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ChrisBrogan.com

by Chris Brogan
March 19, 2012

Earn Your Way In

Angry Phone

One aspect of doing business is access: who can you reach and at what level have they surrendered their borders to you? For instance, if one has a website selling quality industrial bags like RJ Diaz, and you come to that site, then I have zero access to you, except that you’ve loaned me your eyeballs for a moment. If, while you’re there, you see RJ has provided you with links to his Twitter account, for instance, so maybe you’ll choose to follow his account there, and that will be another point of access.

If he's smart and lucky, RJ will earn the right to send you email. This will either go to your only email address, or more likely, to your “place where I subscribe to stuff knowing that others might eventually spam me” account. That’s another layer of access.

RJ doesn’t have access to your phone, nor does he have permission to text you. Yet. Does he need that? Another point to consider.


Earn Your Way In

To me, here’s the current access continuum:

  • Eyes on a site.
  • Social network connectivity.
  • Random/Junk email address.
  • Say hi at event level.
  • Personal/primary email address.
  • Text message level.
  • Phone level.
  • Take private meeting.
  • Stop by the house level.

Obviously, we earn this access. Sometimes, we earn it over time. Other times, we earn it because of a perceived exchange of value. Sometimes, we bypass "earning" it via friends.


One Quick Detour: The Perils of "Bypassing" Instead of Earning

I have a theory that any access that we earn via those bypass methods doesn’t really stick around. For instance, I bypassed earning access to a very successful entrepreneur and I was able to speak with him on a very personal level, but now, I won’t really be able to call back at my whim, because I didn’t fully earn it.

The same is true if we rent an email list or try to muscle our way into a level of access that wasn’t really a mutual experience. If we push for your email address and offer you an iPad, we’re not earning your address, we’re bypassing that earning. Do I think you’ll be more loyal to the interaction because you were trying to win an iPad?


How Much Access Do You Need?

Maybe the first thing to consider before you go about earning access is knowing just how much access you need. Let’s say you are looking to sell a product or service. Depending on what you’re selling would determine how deep access would be. Depending on the level of relationship you intend to have with the company, you’d know a bit more about the access you need.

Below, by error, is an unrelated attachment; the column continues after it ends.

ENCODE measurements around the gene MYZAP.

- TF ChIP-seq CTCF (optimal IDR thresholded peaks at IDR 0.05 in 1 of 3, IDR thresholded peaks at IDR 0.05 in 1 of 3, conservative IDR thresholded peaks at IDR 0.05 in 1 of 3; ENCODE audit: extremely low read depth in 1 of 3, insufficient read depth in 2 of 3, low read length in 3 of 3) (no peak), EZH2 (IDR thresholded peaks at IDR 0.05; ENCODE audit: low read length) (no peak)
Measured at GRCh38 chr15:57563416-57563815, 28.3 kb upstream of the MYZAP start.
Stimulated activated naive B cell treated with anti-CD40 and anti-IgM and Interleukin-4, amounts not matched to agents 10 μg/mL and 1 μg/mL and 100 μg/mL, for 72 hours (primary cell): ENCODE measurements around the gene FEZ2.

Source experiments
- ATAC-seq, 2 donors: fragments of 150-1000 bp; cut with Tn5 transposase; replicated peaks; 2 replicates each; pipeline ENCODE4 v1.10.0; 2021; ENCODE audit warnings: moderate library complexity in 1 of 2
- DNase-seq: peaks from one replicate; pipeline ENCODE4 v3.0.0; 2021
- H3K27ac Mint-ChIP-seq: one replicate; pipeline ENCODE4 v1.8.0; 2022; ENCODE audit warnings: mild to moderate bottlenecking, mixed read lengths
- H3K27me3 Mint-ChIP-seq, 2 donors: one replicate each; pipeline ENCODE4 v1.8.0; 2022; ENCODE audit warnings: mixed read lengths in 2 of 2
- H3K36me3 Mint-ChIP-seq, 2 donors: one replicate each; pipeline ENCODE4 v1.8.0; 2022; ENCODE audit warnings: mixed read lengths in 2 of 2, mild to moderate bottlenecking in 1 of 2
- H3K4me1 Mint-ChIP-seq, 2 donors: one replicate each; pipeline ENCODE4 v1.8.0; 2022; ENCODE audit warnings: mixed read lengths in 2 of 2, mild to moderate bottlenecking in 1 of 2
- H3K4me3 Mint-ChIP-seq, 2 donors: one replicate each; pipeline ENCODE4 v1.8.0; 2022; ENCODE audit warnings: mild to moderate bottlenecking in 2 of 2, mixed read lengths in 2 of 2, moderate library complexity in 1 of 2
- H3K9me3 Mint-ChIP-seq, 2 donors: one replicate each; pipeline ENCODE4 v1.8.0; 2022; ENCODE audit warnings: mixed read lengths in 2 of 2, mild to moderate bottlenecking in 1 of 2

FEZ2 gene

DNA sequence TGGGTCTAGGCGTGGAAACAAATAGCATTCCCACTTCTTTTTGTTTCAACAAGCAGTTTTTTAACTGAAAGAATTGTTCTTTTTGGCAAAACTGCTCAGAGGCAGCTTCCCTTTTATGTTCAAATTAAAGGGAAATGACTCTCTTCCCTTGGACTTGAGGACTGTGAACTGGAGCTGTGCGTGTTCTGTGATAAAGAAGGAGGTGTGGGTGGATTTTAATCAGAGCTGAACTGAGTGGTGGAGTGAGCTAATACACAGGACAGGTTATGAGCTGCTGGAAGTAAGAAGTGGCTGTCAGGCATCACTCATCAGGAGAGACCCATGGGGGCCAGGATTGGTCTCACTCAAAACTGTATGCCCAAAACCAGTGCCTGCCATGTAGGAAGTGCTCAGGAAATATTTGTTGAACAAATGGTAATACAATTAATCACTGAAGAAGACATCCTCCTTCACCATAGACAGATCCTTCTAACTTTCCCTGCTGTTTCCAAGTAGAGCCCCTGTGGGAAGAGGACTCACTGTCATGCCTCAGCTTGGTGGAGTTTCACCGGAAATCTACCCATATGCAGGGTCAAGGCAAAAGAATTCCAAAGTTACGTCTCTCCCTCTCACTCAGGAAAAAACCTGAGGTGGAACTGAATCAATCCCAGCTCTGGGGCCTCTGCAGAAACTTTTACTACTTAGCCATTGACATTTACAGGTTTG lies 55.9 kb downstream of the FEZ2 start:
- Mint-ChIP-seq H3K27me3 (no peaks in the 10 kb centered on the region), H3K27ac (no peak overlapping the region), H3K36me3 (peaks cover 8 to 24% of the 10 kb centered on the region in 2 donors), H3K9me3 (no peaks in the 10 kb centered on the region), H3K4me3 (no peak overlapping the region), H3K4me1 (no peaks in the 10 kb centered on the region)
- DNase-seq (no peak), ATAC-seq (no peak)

In my case, people who subscribe to my free newsletter know they’re getting value after the very first issue, and when they do, they give me even more earned access. Do I need that level of access? Not exactly, but I like the intimacy. It works well with the Human Business Works mindset and ethos.

In other cases, like with RJ Diaz above, we might even have to ask just how much access RJ needs. I’d offer that he’d do better with your web eyeballs and maybe access to your less-than-private email. That’d probably be enough, at least for this project.

So, start by knowing what you do or don’t need for access.


How to Earn Access

Be helpful. That’s always my first advice. That’s what I do with my newsletter. I do something helpful. That’s how the blog works. That’s how one might earn more and more access.

Share other people’s stories. For whatever reason, access seems to grow if you do what you can to promote others. The more I tell the stories of others, the more people come to me to want to tell their story. Sometimes, this is useful. Other times, it’s a problem of people trying to bypass access. Either way, it helps me earn access.

Connect two helpful people together. This can be done so very wrong. But done right, connecting two people who are meant to do business with each other is a powerful way to earn access. Just pushing two “good people” together never seems to work. I have people offer that to me all the time, and I never do much with the contact. Never because the other person isn’t amazing but because there’s no immediate need nor any particular glue to keep that relationship going. That said, connecting two really helpful people together often lends itself to great future experiences.

Keep the contact alive. Access is a living thing. If you don’t connect with the person every few months at the least, you run the risk of losing that access. Keep it alive.

Give MUCH more than you take. This is the most important of these rules, and the one people overlook. My inbox is littered with takers. Oddly, I don’t seem to reply to them often. Then, I seem to forget their addresses. Then, I don’t see them around much any more. It’s like a magic trick. Give more than you take. It’s the only right way to do it.


Earn Your Way In

One last point. The people you should earn your way into are the up-and-comers. They need the relationships and so do you. It’s great to shoot for the “known stars” of a space, but it’s usually those people who have many clamoring over them. Instead, give the smart rising stars a shout. They will do more for your life than any “big name” ever will. I know that from my experience with working my way through this world. There are so few “big stars” who can spare the time to add value. The ones who give me my love and relationship value are people exactly like me, the up and comers.

You with me?